Book Review: Anxious People by Fredrik Backman

Title: Anxious People
Author: Fredrik Backman
Publisher: Atria
Publication date: September 8, 2020
Length: 352 pages
Genre: Contemporary fiction
Source: Review copy courtesy of the publisher via NetGalley

Rating: 3 out of 5.

This is a poignant comedy about a crime that never took place, a would-be bank robber who disappears into thin air, and eight extremely anxious strangers who find they have more in common than they ever imagined.

Viewing an apartment normally doesn’t turn into a life-or-death situation, but this particular open house becomes just that when a failed bank robber bursts in and takes everyone in the apartment hostage. As the pressure mounts, the eight strangers slowly begin opening up to one another and reveal long-hidden truths.

As police surround the premises and television channels broadcast the hostage situation live, the tension mounts and even deeper secrets are slowly revealed. Before long, the robber must decide which is the more terrifying prospect: going out to face the police, or staying in the apartment with this group of impossible people.

In Anxious People, an ill-prepared and not very talented bank robber inadvertently seeks shelter in an apartment that’s open for viewing, turning a failed robbery into a hostage situation. For the people at the apartment viewing, being held hostage (by a robber none view as particularly dangerous) is the least of their worries.

The eight people present at the apartment all have stories to share, which we learn over the course of the book. How and why they all end up at this apartment on New Year’s Eve is complicated, and as they open up to one another, we see common threads of worry over relationships, living up to expectations, family drama, success, and finding meaning in life.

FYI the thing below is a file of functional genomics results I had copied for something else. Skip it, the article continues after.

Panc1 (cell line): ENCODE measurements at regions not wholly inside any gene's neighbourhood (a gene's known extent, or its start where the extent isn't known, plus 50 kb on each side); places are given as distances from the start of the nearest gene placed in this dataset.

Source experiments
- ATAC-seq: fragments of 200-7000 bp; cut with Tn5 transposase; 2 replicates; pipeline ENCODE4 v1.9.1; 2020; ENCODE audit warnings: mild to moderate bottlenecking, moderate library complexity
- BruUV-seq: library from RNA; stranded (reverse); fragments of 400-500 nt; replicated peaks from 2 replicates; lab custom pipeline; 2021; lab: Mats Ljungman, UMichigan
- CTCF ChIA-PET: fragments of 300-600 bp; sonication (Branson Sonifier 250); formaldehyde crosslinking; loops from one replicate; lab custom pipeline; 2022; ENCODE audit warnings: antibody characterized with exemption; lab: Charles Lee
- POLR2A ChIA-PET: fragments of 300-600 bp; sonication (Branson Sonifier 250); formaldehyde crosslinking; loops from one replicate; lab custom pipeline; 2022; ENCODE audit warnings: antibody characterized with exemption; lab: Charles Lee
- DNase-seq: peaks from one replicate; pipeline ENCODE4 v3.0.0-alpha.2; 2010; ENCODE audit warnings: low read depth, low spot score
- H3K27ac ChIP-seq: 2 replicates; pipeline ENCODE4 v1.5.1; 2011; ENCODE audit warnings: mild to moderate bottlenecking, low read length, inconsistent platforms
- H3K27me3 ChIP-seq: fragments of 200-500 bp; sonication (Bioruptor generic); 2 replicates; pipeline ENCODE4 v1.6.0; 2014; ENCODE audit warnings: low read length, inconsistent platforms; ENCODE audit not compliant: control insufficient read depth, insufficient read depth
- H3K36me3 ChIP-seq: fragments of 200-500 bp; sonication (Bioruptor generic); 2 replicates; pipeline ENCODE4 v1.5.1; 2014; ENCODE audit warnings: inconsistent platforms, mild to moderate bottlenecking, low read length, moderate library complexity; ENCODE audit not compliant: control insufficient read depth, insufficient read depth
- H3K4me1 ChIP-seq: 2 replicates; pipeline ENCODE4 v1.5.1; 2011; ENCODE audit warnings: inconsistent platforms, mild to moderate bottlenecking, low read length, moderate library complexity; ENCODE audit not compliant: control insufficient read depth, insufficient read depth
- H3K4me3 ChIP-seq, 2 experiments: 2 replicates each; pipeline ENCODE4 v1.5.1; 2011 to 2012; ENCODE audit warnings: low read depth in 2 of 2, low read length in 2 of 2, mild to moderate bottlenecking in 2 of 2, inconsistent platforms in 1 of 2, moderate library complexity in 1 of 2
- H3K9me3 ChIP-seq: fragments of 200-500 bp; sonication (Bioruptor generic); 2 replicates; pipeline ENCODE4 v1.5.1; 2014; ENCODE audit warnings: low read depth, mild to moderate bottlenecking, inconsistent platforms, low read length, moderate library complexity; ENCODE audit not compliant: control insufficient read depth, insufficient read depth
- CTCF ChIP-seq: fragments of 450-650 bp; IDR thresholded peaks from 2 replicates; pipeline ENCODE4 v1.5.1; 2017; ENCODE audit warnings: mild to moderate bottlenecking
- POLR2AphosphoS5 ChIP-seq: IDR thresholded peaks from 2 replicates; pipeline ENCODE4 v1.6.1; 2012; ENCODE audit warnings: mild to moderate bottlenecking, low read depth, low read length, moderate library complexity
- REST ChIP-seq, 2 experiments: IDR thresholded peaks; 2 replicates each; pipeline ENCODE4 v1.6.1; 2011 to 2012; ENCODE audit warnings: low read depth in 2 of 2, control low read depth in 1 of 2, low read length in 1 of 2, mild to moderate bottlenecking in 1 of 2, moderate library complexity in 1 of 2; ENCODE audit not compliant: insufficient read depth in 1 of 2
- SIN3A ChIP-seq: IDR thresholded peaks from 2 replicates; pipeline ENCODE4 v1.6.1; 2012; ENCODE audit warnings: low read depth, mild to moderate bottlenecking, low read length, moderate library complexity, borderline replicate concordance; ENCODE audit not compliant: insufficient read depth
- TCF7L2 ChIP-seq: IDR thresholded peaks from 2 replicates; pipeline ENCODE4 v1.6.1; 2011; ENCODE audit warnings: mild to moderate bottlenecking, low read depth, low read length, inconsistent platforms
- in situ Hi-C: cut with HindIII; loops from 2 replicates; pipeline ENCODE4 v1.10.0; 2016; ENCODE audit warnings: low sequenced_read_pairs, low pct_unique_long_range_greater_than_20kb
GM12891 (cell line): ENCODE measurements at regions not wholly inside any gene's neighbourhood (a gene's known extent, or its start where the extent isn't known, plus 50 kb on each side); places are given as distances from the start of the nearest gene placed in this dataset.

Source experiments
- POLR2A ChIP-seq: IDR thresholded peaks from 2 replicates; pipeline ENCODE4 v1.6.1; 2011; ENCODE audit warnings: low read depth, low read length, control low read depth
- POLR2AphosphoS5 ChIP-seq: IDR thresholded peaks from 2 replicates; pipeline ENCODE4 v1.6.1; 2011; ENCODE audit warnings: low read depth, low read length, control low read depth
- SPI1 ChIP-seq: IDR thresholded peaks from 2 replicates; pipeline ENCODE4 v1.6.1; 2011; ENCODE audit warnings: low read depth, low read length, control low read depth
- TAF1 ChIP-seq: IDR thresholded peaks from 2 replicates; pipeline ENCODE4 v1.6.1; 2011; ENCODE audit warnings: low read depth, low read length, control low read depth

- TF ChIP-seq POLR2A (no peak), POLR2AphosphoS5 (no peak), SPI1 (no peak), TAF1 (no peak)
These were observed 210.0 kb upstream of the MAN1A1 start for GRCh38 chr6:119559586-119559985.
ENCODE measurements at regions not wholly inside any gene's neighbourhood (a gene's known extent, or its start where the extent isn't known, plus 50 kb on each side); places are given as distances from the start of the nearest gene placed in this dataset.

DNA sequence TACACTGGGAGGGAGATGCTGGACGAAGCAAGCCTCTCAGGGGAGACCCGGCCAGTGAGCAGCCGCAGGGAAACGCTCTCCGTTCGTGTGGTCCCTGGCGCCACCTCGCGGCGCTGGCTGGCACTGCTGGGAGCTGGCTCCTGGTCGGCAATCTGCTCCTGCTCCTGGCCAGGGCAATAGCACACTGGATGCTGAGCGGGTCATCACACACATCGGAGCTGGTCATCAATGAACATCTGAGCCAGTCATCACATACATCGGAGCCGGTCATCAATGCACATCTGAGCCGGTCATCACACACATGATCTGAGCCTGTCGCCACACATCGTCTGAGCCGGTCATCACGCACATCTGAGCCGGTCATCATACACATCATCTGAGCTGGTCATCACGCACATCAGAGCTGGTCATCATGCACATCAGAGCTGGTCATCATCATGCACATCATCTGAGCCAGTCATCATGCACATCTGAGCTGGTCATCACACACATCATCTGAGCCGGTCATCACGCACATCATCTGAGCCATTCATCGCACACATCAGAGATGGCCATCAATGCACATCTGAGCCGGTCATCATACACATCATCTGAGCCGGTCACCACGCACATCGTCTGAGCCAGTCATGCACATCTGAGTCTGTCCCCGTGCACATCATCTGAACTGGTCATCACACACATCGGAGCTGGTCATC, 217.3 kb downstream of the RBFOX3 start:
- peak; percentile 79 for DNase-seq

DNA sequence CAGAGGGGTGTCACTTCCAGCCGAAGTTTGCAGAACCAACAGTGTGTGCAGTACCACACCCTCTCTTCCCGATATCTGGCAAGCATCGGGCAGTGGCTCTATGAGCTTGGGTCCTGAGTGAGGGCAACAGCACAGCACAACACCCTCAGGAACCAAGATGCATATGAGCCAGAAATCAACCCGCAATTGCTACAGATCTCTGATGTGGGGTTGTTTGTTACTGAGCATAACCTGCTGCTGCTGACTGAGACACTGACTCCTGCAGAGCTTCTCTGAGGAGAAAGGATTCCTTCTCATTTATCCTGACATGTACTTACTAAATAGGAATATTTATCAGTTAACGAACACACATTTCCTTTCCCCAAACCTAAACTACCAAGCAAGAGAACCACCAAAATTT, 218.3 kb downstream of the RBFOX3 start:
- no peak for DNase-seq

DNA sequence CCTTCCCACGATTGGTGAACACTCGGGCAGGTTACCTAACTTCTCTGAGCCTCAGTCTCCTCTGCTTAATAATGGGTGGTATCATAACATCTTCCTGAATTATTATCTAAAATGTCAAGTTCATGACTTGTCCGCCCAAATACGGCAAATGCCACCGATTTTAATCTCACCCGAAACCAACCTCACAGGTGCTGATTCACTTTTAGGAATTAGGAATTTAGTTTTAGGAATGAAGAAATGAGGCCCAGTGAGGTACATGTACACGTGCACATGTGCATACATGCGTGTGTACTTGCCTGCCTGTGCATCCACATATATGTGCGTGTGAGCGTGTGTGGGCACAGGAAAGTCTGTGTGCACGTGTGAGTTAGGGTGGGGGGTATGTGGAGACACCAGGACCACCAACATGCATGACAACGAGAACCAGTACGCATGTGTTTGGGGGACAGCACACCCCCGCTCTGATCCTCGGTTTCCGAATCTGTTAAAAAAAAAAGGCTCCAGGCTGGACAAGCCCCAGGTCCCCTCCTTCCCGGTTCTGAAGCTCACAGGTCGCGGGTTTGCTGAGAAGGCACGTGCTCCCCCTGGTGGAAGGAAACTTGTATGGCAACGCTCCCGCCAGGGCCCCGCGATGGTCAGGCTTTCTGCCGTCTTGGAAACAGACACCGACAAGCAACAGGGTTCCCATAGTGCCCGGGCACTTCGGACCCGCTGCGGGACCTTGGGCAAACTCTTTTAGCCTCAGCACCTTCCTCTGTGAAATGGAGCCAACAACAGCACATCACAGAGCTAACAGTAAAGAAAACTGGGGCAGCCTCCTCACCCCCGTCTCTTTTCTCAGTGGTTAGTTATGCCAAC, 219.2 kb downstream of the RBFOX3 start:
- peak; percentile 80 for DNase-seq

The narrative jumps around in time, taking us back 10 years to a suicide that occurred on a bridge visible from the apartment balcony, through the events of the day of the viewing, plus the police interviews that take place after the hostages are released.

We also get to know two police officers in this small Swedish town, Jim and Jack, father and son, whose professional interactions are more than a little influenced by their sometimes difficult personal relationship and their shared losses and fears. The deeper they delve into the witness statements, the more the bank robber’s motivations and actions become clear, but that doesn’t answer the fundamental question of what happened once the hostages were released.